There are a few things that you MUST do to that room, otherwise it will have potentially horrible acoustics.
1) First, is install a plywood floor on rubber mats, otherwise your vibs will be zero. Then you build the wood frames onto the plywood, this will help with soundproofing. Concrete transmits impact noise with zero loss, as if it were paper thin.
You'll have to place rubber mating or iso clips on all points contacting the concrete (all joists etc).
It's important that no concrete nailers or screws are used to that aren't isolated.
2) Secondly, is not putting up any drywall in the ceiling and upper half of the walls. It's a waste of space and is weak.
This should all be OSB and it should be in a checkerboard pattern. 50% raw insulation and 50% OSB in standard-width squares. This should then be covered with black fabric (think acoustically-transparent speaker fabric.)
This will help tame the strong modes you'll have throughout the entire frequency band from 20hz up. It also means you won't be wasting additional money and space on acoustical panels later on.
OSB is great because you don't need to seek for stud alignment when mounting stuff onto it.
3) The projector screen and mount must be directly attached to the concrete. If you are like the rest of the members here, the bass will vibrate a wood frame to pieces, which will blur the screen.
My room being an all-wood design has this problem. Don't make the mistakes I did.
4) Run all cables through flex pipe or PVC. Overtime cables oxidize and will need replacing, and new cabling technology (like optical data, which may or may not be HDMI anymore) will be required.
5) I'm not sure if that duct will act in an IB-like fashion. It will behave like ported-IB. I would still put subwoofers up there though...
Place them on the OSB squares, and then you'd have to build OSB insets for the absorbing sections obviously, as IB requires containment. A lot of work, but probably well worth it.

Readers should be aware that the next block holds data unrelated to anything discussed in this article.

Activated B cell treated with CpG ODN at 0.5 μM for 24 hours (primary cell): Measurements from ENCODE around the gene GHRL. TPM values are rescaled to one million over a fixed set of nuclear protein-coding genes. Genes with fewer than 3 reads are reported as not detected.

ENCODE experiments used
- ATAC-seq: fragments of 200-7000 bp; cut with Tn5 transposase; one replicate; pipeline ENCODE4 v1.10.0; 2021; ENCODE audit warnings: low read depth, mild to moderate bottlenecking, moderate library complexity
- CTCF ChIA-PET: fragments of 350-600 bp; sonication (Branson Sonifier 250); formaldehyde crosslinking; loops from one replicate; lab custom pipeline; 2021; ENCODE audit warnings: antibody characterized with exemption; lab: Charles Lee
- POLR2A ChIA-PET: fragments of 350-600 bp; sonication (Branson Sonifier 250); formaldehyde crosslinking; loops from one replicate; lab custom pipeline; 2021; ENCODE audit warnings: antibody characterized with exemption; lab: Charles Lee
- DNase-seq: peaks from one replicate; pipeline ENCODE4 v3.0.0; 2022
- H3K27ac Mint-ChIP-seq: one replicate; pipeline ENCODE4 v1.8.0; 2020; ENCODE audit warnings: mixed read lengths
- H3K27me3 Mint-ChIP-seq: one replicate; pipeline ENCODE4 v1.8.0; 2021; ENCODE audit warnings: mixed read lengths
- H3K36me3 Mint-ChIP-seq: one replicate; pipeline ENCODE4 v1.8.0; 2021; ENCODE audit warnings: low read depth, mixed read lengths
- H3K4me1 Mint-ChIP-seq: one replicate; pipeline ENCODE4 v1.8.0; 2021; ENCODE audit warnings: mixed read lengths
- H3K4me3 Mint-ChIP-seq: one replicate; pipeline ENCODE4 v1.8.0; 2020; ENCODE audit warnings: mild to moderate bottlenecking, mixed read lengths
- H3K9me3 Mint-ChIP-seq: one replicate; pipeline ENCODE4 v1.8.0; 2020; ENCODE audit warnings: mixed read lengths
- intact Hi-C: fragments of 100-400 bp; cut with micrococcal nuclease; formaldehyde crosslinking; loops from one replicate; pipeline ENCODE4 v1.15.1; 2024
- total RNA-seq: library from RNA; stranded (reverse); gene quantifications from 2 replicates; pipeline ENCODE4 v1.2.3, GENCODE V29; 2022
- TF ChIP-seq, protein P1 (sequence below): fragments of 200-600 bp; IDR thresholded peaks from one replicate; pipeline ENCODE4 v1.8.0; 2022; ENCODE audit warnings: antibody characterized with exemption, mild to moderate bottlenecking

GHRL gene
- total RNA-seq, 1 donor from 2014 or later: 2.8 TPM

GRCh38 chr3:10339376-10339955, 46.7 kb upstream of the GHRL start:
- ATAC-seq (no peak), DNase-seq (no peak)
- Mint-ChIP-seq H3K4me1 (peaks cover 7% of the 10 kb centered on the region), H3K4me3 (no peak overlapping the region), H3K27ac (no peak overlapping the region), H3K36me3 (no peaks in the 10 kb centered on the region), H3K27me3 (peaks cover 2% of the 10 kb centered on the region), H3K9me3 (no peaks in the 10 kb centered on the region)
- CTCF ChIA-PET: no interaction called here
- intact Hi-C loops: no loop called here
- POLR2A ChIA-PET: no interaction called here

I'd also shorten those air vents to the smallest possible length on the HT-side. Build the muffling box on the outside. That will increase inefficiency and reduce rattling and wasted ceiling space that could be used for IB air or impact-noise isolation.
The PA-460 loves large IB-sized boxes, and they are dirt-cheap and ultra-high efficiency. Several people are tuning them to 20hz. Another option would be FI IB-18's, depending on mounting-depth you may have to lower the ceiling a few inches.
As long as it is higher than 6'8" I don't think anyone other than basketball players will be banging their heads, obviously a full 8 feet would be best.
6) The projector and lights and low-power rack equipment can share a dedicated breaker and it should be on online-UPS puresine powered to avoid blinking lights every time the bass hits, and to avoid burning out the projector bulb during any given inevitable power-outage, and to keep your sources on (to avoid sudden turn-off popping sounds), and to keep you from being in the dark during exiting.
I recommend these line-interactive units, they are cheap and they work:
SurgeX for advanced surge and continuous-overvoltage protection:
I know all of this is highly unconventional, but regular rooms don't take acoustics and HT requirements into consideration, especially ones gear for extreme-systems, and 99.999% of contractors have no experience building such rooms (and even fewer, "living with" the results of their work forever...)
Somethings to consider anyway, it might already be "too-late..."